Security Resolution 1325: What needs to be done to meet Women, Peace and Security Commitments?
October 14, 2015
It has been 15 years since the United Nations adopted Security Council Resolution 1325, which for the first time acknowledged the gendered element of conflict and the disproportionate impact it has on women and girls. This landmark resolution held out a promise to women and girls that their rights would be protected. It also recognised the importance of women’s full and equal participation as actors for peace and security.
Yesterday, the United Nations Security Council convened an open meeting to mark this important anniversary. This was an opportunity to reflect on the progress that has been made but also the opportunities that have been missed. A new Security Council Resolution 2242 was adopted and, significantly, was backed with the co-sponsorship of 71 countries, demonstrating that the issue of women, peace and security is now firmly on the international agenda. SCR 2242 aims to increase protection for women in conflict and substantially increase the role of women in conflict prevention and peacebuilding.
However, despite this international recognition more action is needed. We know women’s leadership and participation is essential for sustainable peace. Yet, fifteen years on, women are still being excluded from peace talks; post-conflict recovery processes are still failing to reflect the priorities of women and girls; police and peacekeeping forces remain male dominated and women and girls continue to face violence on an alarming scale.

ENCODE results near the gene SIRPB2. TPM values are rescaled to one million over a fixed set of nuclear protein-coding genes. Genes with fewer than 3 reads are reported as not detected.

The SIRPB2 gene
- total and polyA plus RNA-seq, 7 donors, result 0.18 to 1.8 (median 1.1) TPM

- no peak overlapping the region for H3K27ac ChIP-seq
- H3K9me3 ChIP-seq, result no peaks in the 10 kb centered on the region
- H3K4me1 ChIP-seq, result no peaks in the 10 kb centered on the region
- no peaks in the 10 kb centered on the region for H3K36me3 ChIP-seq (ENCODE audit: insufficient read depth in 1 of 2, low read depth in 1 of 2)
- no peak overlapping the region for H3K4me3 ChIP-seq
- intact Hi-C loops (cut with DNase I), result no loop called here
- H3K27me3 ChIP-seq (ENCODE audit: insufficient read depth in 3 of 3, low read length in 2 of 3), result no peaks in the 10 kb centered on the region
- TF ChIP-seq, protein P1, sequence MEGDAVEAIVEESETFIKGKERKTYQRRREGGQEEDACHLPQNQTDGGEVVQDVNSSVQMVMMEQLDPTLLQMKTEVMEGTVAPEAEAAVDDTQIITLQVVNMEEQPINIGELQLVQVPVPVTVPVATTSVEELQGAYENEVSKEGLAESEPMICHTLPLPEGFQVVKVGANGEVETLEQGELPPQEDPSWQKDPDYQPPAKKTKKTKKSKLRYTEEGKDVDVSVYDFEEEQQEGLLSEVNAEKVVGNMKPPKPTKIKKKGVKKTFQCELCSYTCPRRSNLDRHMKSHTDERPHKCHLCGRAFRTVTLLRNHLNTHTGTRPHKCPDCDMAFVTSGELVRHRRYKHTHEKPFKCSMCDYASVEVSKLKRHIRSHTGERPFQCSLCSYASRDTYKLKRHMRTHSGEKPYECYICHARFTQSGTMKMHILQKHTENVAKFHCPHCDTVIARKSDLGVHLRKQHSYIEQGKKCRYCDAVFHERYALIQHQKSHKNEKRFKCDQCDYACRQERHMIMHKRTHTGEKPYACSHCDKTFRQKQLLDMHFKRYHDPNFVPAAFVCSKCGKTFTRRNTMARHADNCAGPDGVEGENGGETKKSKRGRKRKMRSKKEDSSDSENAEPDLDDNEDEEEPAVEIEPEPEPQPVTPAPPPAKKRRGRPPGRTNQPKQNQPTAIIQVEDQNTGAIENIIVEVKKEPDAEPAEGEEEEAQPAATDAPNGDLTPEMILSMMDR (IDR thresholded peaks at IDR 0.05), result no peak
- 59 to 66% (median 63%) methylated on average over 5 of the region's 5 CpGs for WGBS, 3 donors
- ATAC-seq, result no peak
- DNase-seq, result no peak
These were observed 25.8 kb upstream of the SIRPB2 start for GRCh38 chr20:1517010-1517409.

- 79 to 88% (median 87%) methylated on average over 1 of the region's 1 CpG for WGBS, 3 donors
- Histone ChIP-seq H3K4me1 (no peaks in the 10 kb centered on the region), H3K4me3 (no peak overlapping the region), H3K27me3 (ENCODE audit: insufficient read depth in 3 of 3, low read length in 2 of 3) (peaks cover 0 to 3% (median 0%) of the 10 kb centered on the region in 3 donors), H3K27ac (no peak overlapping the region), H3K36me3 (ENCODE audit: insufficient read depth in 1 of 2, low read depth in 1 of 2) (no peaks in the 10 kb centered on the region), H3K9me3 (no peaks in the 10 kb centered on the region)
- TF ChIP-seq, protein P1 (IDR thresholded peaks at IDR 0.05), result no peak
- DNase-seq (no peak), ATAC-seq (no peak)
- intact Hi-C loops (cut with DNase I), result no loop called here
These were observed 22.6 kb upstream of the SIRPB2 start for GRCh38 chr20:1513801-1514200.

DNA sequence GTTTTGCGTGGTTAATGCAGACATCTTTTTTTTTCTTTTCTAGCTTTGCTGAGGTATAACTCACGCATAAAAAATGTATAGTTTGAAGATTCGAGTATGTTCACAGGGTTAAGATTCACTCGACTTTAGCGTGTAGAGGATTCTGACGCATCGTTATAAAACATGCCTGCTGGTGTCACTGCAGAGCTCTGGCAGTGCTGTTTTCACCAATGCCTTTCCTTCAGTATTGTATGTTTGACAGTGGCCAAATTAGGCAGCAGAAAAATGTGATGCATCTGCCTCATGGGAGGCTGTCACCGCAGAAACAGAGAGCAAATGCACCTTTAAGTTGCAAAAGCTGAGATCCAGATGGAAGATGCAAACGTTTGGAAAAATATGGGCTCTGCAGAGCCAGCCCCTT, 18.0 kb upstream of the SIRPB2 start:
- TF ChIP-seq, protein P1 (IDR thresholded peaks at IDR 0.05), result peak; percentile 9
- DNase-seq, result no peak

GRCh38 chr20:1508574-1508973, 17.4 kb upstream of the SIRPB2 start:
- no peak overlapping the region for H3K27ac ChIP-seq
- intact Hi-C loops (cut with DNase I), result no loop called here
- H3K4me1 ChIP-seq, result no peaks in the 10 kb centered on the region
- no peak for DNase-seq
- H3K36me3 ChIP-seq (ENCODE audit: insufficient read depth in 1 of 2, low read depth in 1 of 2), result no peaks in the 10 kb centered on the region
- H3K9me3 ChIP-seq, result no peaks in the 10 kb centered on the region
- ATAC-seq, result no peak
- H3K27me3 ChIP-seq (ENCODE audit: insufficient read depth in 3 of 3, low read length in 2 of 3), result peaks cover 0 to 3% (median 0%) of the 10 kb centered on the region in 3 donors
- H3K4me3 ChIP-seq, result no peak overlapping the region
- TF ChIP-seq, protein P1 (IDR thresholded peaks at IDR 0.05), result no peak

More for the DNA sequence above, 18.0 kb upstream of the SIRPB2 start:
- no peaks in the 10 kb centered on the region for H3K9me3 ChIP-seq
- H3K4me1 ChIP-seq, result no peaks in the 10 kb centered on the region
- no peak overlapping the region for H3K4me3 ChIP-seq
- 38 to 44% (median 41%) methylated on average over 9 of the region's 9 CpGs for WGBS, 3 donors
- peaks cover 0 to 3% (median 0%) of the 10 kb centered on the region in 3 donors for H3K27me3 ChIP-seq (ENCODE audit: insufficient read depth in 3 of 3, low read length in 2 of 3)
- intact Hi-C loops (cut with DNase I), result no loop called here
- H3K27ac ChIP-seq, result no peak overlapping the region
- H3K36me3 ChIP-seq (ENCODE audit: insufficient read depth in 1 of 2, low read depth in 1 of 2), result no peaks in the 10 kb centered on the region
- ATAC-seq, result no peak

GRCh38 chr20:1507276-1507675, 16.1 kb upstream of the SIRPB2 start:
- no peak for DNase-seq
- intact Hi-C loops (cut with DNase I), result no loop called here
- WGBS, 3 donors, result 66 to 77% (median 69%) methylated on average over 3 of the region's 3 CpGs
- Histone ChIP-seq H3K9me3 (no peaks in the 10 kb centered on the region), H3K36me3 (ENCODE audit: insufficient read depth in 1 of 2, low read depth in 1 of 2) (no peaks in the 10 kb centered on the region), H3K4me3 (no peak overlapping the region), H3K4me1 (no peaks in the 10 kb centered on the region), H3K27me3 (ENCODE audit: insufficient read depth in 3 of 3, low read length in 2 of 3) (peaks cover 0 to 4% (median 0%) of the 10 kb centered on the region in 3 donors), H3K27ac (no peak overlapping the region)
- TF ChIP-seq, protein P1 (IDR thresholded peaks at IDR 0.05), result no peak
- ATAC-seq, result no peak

Women activists and women’s rights organisations were instrumental in the adoption of Security Resolution 1325 and continue to demand inclusion in peace and security-related decision making. Yet, women’s rights organisations remain under-resourced and unsupported.
More needs to be done. The NGO Working Group on Women, Peace and Security, in an open letter to permanent representatives to the United Nations, has asked for a specific outline on how priority areas relating to women and conflict will be addressed. These areas include women’s meaningful participation in peace and security processes, the role of women and men in conflict prevention and supporting the development of gender-sensitive security and justice sectors.
IWDA is a signatory on the open letter, and stands with the NGO Working Group on Women, Peace and Security and other civil society organisations in calling for a gendered approach to peace and security that respects and protects women’s rights.